What is a CNL?
The demand for nurses is on the rise. The U.S. Bureau of Labor Statistics predicts the field to grow by 16% between 2014 and 2024, which is much faster than the average for all occupations. This growth is in large part due to a heightened demand for health care services brought on in part by an aging population that suffers from numerous chronic illnesses, such as dementia, diabetes, and arthritis.
Another reason for nursing’s growth is the rise in the number of insured individuals due to the Affordable Care Act, which gave millions of previously uninsured patients access to health care services. Finally, financial pressures on hospitals to discharge patients quickly may cause more people to be admitted to long-term care facilities or outpatient care centers, which likely will result in a higher demand for nursing home personnel.
To address this industry growth, the American Association of Colleges of Nursing, in collaboration with field experts, developed a position known as a Clinical Nurse Leader (CNL). As the first new role created within the field in more than 35 years, the position is designed to better prepare nurses to thrive in a fast-paced industry and drastically improve the quality of patient care.
What does a CNL do?
CNLs work at the point of care to facilitate, oversee, and coordinate a multifaceted health care team in their own department and in collaboration with the health care organization as a whole. Earning a master’s or post-master’s degree from an accredited CNL program helps CNLs learn to take concrete steps to improve patient outcomes, effectively carry out a variety of nursing roles, and manage interdisciplinary teams.
They are the individuals who have the skills to change care plans when necessary. They also communicate, plan, and coordinate ongoing care with patients and an interprofessional team of health care workers.
CNL core responsibilities include performing comprehensive assessments of patients and caregivers upon initial contact, conducting ongoing assessments and modifications for care plans, educating patients’ loved ones about their condition and treatment plan, and ensuring all treatment options are cost-effective and essential.
They are responsible for working in collaboration with everyone in the health care environment, from physicians to social workers to pharmacists. Essentially, they are leaders within all aspects of the health care process. This role flexibility allows CNLs to make executive decisions that positively and directly impact patient care.
The fundamental principles that drive a CNL to succeed are good stewardship, patient advocacy, evidence-based practice, risk anticipation, patient-centered care, and team leadership. CNLs also are held accountable for the improvement of point-of-care outcomes, use of new technology to improve health care outcomes, and the lateral integration of patient care.
Process and requirements for earning a CNL degree
The increasing complexity of patient care needs and rushed pace of health care delivery creates a need for CNLs, who can improve the pathway between patient care and patient outcomes. To qualify as a registered CNL, students must complete an accredited master’s degree or post-master’s certificate and then pass the CNL certification exam. Many programs offer the exam as part of their coursework requirements.
Students can complete the majority of credible CNL programs within a two-year timeframe. A bachelor’s degree in nursing is not a requirement, though it is generally recommended. The most desirable candidates have completed coursework in human anatomy, microbiology, chemistry, and nutrition during their associate degree or undergraduate education.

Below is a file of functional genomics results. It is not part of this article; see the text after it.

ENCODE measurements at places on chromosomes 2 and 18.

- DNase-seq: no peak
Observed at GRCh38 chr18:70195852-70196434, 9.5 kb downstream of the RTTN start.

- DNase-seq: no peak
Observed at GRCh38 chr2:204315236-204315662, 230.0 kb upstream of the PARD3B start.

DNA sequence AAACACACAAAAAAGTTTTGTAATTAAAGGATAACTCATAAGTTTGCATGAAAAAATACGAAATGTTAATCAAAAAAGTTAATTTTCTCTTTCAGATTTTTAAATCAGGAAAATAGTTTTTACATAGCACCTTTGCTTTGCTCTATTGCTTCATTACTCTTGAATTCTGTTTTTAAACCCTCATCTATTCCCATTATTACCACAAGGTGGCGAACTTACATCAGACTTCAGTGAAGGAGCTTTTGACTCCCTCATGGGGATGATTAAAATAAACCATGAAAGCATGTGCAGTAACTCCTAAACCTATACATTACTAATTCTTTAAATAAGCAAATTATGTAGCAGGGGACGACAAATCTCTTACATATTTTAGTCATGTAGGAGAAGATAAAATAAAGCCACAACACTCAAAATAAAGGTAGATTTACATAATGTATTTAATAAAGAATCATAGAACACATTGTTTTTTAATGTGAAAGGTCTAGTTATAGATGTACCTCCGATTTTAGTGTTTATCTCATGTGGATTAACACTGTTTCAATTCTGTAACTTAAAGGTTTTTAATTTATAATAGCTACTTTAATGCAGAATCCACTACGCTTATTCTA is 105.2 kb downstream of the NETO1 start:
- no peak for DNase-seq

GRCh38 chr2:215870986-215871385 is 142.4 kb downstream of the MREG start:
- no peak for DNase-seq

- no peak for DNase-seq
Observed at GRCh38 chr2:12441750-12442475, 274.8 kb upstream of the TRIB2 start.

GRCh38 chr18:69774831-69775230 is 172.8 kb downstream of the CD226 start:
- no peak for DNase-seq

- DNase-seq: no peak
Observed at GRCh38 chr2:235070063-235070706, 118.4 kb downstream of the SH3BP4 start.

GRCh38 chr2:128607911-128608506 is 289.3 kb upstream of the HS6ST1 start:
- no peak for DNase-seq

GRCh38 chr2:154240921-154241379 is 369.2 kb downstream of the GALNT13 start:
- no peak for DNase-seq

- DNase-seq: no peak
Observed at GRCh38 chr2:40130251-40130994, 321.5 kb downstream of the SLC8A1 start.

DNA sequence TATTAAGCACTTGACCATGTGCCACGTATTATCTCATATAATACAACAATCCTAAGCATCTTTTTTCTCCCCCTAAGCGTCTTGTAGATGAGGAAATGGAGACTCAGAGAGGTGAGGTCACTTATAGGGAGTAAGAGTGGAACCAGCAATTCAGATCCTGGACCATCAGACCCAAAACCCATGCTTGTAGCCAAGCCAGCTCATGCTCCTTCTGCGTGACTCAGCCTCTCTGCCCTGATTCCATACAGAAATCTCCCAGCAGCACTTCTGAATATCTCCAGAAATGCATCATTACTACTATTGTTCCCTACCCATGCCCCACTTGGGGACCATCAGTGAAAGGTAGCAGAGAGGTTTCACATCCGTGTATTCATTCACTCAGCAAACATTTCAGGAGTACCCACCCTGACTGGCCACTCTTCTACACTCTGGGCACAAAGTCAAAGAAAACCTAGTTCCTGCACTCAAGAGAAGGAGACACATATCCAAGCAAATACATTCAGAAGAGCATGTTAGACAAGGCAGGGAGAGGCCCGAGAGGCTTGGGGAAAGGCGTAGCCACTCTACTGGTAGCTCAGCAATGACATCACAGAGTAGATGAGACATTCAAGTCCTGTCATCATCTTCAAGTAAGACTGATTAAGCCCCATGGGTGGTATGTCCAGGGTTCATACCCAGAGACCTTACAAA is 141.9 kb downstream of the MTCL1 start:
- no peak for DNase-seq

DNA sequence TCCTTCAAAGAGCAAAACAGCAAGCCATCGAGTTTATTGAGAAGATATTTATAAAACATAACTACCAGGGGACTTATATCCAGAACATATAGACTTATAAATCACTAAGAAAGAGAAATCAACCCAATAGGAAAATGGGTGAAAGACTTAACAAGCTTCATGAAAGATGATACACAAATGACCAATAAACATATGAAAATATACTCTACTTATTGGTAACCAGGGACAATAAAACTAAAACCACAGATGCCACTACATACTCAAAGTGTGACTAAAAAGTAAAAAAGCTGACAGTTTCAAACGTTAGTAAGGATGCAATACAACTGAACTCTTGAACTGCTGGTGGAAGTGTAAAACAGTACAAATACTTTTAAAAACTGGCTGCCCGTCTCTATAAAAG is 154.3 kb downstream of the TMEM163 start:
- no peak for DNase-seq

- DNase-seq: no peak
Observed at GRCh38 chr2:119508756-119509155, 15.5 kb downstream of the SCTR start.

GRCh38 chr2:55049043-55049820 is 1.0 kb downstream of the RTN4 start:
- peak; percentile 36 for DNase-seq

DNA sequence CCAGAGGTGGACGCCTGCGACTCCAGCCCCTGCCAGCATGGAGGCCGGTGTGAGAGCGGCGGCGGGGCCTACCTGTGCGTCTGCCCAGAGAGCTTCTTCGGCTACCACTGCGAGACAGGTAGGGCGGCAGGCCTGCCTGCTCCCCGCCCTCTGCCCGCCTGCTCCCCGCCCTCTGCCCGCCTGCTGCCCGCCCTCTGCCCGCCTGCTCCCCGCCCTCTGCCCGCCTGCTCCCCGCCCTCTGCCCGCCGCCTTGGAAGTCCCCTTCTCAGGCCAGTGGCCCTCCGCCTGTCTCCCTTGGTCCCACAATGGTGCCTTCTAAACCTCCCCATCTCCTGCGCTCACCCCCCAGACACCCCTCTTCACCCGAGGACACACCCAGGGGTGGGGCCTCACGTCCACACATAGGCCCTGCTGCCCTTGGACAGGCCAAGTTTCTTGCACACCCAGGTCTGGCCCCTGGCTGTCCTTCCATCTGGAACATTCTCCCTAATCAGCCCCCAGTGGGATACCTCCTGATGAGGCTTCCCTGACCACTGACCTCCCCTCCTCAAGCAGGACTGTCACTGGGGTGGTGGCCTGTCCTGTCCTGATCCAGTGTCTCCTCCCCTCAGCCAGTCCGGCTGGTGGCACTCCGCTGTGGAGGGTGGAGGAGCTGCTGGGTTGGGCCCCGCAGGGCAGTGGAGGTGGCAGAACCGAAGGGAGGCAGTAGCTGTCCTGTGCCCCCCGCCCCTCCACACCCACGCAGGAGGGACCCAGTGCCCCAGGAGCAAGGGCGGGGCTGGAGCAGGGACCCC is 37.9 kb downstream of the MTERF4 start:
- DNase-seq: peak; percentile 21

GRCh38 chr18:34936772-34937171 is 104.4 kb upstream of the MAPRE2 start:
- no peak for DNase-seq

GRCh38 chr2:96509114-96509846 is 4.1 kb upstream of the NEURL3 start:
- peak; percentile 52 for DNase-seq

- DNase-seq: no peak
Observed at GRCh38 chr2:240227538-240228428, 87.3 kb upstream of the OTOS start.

Students pursuing a bachelor’s to master’s in nursing degree will likely take courses on topics ranging from financial resource management to pharmacology and pathophysiology. While most graduates enter the CNL field after completing the program, some pursue advanced degrees to become nurse educators, managers, directors, or recruiters. Overall, a CNL degree can represent either the end goal or serve as the foundation for further advancement for health care professionals.
What makes a CNL different from other nursing positions?
A CNL is a master’s-prepared advanced generalist who is directly involved in patient care and communicates with an interdisciplinary team of health care professionals. CNLs have a different skill set than clinical nurse specialists (CNSs). The CNL skill set focuses on improving patient care outcomes at the point of care, while CNSs complete their education in a specific area of practice.
Despite this distinction, the roles are complementary, and all offer unique expertise to any health care environment. For example, if a patient is not responding to a specific treatment plan or therapeutic offering, a CNL may consult with a nurse specialist, such as a CNS, who has experience in this area.
On a daily basis, CNLs function in a variety of roles. They might be responsible for identifying at-risk patients and assessing the effectiveness of their treatment plan one day, while meeting with department heads and dietary professionals on another. They will always integrate research-based strategies with clinical practices to achieve the best quality of care. From operating as a multidisciplinary collaborator to a unit-based clinical resource, this is the ideal position for health care professionals who prefer variety and high-pressure decision-making on the job.
To learn more about the benefits and requirements of obtaining a clinical nurse leader degree, consider pursuing the online MSN Clinical Nurse Leader program through the University of San Francisco. This program offers the rigor of an on-campus program with the flexibility desired by working professionals. Contact the University of San Francisco’s admissions office today to learn about our unique approach to CNL education.